The U.S. will give "prudent notice" to weapons inspectors in Iraq, as well as to any remaining "human shields" or other Westerners, to leave Iraq before hostilities begin, administration officials said. Rice warned Hussein not to take the inspectors hostage. She declined to say how the U.S. would respond if he did, but she repeated, "He should not try it."
Some Westerners Leave
The inspectors may withdraw from Baghdad before the March 17 deadline. Many diplomatic missions and U.N. humanitarian agencies there have already started to trim their staffs in anticipation of war, and U.N. officials have repeatedly said that they have evacuation plans.
Amin, the Iraqi liaison to the inspectors, said Baghdad was ignoring the proposed U.S.-British ultimatum.
"We are working hard to meet our obligations and to overcome any obstacles," he said. "Whether that takes a week, 10 days or a month, we are doing everything we can. We are not interested in dates and times."
Noting that Iraq destroyed six more of its Al-Samoud 2 missiles Sunday, for a total of 46 in nine days, Amin said Iraq was already doing its utmost to show its compliance with U.N. demands that it disarm.
"We hope that this will guide [inspectors] to reach the conclusion that Iraq is rid completely of weapons of mass destruction and to recommend to the Security Council the lifting of the unfair sanctions imposed on the courageous Iraqi people," he said.
Powell called Iraq's request "silly" and "outrageous" and said the statement showed that Hussein's basic intention was to stall for time and try to divide the international community.
Fears that Iraq or the Al Qaeda terrorist network would respond to a U.S. attack on Baghdad with strikes appeared to increase, with media reports, all unconfirmed, that terrorists might be planning to poison food supplies in the United States or at military installations abroad. The Arab television network Al Jazeera reported that there was a suicide-bombing training camp in northern Baghdad, with volunteers from Arab countries prepared to give their lives for Hussein.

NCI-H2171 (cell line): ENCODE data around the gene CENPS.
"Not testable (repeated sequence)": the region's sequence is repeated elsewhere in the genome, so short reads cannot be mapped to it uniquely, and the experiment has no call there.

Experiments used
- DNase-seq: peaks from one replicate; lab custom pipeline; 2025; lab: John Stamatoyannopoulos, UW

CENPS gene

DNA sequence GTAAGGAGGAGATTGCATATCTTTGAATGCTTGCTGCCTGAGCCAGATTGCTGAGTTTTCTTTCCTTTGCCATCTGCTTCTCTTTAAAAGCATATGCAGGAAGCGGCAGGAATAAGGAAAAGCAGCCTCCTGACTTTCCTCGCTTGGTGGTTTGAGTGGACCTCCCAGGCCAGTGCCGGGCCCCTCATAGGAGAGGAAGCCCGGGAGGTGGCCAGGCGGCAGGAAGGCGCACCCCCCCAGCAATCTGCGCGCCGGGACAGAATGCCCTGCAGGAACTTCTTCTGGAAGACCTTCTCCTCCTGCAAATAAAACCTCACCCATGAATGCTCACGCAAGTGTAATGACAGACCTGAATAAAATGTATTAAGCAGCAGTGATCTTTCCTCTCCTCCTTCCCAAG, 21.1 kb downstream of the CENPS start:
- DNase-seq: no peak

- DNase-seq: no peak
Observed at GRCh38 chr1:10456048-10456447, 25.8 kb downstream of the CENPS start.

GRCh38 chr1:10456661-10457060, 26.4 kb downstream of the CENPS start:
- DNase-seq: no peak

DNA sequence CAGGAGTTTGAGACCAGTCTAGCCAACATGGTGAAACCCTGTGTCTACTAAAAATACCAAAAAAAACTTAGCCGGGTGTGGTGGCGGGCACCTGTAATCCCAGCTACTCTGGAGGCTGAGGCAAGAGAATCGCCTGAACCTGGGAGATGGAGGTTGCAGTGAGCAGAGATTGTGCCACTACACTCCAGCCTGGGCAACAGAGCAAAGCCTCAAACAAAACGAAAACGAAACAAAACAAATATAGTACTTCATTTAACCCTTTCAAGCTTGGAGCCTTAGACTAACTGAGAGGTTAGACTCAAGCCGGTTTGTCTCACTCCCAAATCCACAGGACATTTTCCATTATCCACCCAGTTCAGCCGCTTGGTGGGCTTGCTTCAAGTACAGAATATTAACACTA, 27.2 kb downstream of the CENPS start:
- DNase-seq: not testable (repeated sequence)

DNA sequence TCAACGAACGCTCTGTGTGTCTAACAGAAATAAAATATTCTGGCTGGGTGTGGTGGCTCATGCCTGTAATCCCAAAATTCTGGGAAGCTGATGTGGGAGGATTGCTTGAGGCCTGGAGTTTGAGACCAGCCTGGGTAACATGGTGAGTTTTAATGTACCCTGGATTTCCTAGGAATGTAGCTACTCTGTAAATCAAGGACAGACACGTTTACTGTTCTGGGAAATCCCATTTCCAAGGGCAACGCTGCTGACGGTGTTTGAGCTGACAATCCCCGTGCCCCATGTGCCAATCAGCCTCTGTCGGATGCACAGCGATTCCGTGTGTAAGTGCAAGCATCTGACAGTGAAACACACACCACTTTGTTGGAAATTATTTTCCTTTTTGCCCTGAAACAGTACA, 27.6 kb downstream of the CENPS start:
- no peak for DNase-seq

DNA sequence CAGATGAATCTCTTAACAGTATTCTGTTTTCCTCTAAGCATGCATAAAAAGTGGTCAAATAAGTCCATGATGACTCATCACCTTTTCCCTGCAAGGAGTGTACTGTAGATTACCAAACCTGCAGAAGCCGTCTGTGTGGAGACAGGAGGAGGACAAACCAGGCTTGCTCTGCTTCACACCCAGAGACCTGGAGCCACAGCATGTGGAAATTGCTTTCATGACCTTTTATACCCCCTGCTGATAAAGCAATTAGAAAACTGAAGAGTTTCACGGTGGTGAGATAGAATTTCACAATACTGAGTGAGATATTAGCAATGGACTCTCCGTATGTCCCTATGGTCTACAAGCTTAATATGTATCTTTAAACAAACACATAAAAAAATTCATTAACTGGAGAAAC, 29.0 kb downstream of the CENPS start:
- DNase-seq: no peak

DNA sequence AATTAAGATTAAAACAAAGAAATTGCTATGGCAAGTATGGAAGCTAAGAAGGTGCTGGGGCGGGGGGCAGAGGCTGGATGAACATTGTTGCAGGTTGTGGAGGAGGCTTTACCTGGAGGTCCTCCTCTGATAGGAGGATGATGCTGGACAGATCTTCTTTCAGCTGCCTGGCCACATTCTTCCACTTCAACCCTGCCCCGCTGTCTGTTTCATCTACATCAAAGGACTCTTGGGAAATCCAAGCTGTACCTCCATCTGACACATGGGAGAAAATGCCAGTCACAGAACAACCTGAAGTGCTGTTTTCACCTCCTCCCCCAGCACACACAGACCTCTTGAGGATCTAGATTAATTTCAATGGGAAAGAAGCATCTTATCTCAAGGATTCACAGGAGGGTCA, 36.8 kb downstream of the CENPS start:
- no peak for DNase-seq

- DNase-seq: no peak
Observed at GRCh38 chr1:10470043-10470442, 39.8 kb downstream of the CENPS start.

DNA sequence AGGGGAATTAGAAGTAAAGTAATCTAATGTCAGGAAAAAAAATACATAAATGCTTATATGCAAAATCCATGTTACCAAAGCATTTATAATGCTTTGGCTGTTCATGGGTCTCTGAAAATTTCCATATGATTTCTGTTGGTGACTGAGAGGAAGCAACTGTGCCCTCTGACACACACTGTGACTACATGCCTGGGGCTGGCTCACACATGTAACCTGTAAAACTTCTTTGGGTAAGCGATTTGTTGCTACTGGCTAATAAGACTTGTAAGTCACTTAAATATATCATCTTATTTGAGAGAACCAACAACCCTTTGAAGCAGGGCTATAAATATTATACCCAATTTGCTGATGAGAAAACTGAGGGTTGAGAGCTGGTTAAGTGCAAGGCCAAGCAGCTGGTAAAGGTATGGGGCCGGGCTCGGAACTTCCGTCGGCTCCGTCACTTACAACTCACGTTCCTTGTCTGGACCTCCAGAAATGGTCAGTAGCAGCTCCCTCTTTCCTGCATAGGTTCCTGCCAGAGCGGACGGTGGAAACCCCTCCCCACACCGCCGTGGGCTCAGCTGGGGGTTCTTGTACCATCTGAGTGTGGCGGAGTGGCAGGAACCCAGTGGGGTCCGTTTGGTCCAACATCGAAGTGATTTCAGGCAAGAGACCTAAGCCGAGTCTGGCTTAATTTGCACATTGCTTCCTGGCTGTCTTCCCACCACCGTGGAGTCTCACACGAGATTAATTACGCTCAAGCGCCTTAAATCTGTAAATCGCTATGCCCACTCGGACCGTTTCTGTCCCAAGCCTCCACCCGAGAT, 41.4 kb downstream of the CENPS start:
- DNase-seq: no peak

Asked about the report, Amin answered vaguely: "We are preparing ourself for war at the same time we are working to resolve pending issues" with the weapons inspectors.
"We are preparing ourselves. All the people will fight against any foreign forces trying to enter Iraq," Amin said.
Whether many Iraqi civilians would welcome or fight a foreign invasion to oust Hussein, and how long they would tolerate a U.S.-led occupation, remained an issue of heated debate Sunday.
But the Pentagon has made clear that to minimize U.S. casualties, divide Hussein's forces and hasten Iraq's defeat, it wants to launch a two-pronged attack from Turkey and Kuwait.
The question now for U.S. war planners is what to do with the warships off the coast of Turkey while Ankara makes up its mind.
It would take the ships about 10 days to sail south through the Suez Canal to Kuwait, the Pentagon's chief staging area.
Some of the equipment on the ships has been unloaded in recent days and moved to a temporary staging area in southeastern Turkey, not far from the Iraqi border.
Washington has offered Turkey $15 billion in aid if it cooperates. Lawmakers from Erdogan's ruling Justice and Development Party have said they are seeking firmer guarantees that the money would be delivered. They also demand a role for Iraq's smallTurkoman minority in a post-Hussein ruling council whose makeup U.S. officials brokered last week.
The U.S. ambassador to Turkey, W. Robert Pearson, spent three hours with Erdogan on Sunday, trying to persuade him that he can count on the money and representation for the Turkomans.
The Justice and Development Party swept to power in parliamentary elections in November. But Erdogan himself was barred from running for office because of a 1998 conviction for inciting religious hatred after he recited a poem with Islamist overtones at a rally in the southeastern city of Siirt. Parliament has since lifted the ban against him.
On Sunday, Erdogan and two members of his party won all three vacant parliamentary seats in Siirt, winning about 85% of the vote.
Asked Sunday night about his next step, Erdogan said: "We have the U.N. Security Council before us. We have the process of forming a new government. We need to assess all these very carefully, and then we will take a decision.
"The expected coalition [at the Security Council] is not there, and the lack of it is threatening the process," he added. "I still haven't lost hope for peace, even if it's a thousand-to-one chance."
Efron reported from Washington, Boudreaux from Ankara and Daniszewski from Baghdad.